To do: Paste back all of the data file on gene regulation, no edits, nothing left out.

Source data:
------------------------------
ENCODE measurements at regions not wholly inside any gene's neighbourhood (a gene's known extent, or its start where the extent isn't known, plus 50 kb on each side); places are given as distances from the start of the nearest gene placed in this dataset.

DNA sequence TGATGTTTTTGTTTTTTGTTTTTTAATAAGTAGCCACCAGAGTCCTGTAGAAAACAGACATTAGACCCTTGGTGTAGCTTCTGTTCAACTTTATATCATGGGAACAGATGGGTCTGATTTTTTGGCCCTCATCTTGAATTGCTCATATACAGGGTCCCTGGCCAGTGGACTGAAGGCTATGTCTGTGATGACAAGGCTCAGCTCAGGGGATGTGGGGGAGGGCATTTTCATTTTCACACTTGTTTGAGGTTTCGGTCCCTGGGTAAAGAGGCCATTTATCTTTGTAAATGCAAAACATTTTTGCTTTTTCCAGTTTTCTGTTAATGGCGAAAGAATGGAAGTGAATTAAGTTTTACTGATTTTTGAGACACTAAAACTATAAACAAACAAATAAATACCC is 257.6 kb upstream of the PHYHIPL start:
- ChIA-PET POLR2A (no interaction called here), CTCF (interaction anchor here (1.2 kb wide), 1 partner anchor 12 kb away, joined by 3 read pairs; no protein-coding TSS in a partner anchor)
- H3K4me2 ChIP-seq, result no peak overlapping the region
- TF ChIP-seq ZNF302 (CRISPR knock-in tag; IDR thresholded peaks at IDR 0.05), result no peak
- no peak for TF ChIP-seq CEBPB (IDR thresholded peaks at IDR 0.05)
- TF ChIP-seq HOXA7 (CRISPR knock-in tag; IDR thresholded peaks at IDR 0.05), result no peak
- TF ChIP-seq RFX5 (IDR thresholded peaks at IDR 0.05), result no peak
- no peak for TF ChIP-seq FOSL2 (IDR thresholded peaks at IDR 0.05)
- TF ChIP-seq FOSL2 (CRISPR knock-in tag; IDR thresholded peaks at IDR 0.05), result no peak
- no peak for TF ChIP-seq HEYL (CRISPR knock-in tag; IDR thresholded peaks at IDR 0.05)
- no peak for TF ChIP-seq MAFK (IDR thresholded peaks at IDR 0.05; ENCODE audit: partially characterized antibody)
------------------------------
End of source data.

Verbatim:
ENCODE measurements at regions not wholly inside any gene's neighbourhood (a gene's known extent, or its start where the extent isn't known, plus 50 kb on each side); places are given as distances from the start of the nearest gene placed in this dataset.

DNA sequence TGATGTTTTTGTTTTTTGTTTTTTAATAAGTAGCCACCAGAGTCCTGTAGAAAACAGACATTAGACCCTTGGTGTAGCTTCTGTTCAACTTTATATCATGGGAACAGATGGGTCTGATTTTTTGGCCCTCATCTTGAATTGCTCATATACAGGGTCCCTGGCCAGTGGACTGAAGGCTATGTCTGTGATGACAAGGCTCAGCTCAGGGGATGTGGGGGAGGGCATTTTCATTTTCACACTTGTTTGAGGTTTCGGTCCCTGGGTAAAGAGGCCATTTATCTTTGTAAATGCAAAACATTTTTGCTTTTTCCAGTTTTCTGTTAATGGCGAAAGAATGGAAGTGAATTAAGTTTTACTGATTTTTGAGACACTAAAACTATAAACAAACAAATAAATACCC is 257.6 kb upstream of the PHYHIPL start:
- ChIA-PET POLR2A (no interaction called here), CTCF (interaction anchor here (1.2 kb wide), 1 partner anchor 12 kb away, joined by 3 read pairs; no protein-coding TSS in a partner anchor)
- H3K4me2 ChIP-seq, result no peak overlapping the region
- TF ChIP-seq ZNF302 (CRISPR knock-in tag; IDR thresholded peaks at IDR 0.05), result no peak
- no peak for TF ChIP-seq CEBPB (IDR thresholded peaks at IDR 0.05)
- TF ChIP-seq HOXA7 (CRISPR knock-in tag; IDR thresholded peaks at IDR 0.05), result no peak
- TF ChIP-seq RFX5 (IDR thresholded peaks at IDR 0.05), result no peak
- no peak for TF ChIP-seq FOSL2 (IDR thresholded peaks at IDR 0.05)
- TF ChIP-seq FOSL2 (CRISPR knock-in tag; IDR thresholded peaks at IDR 0.05), result no peak
- no peak for TF ChIP-seq HEYL (CRISPR knock-in tag; IDR thresholded peaks at IDR 0.05)
- no peak for TF ChIP-seq MAFK (IDR thresholded peaks at IDR 0.05; ENCODE audit: partially characterized antibody)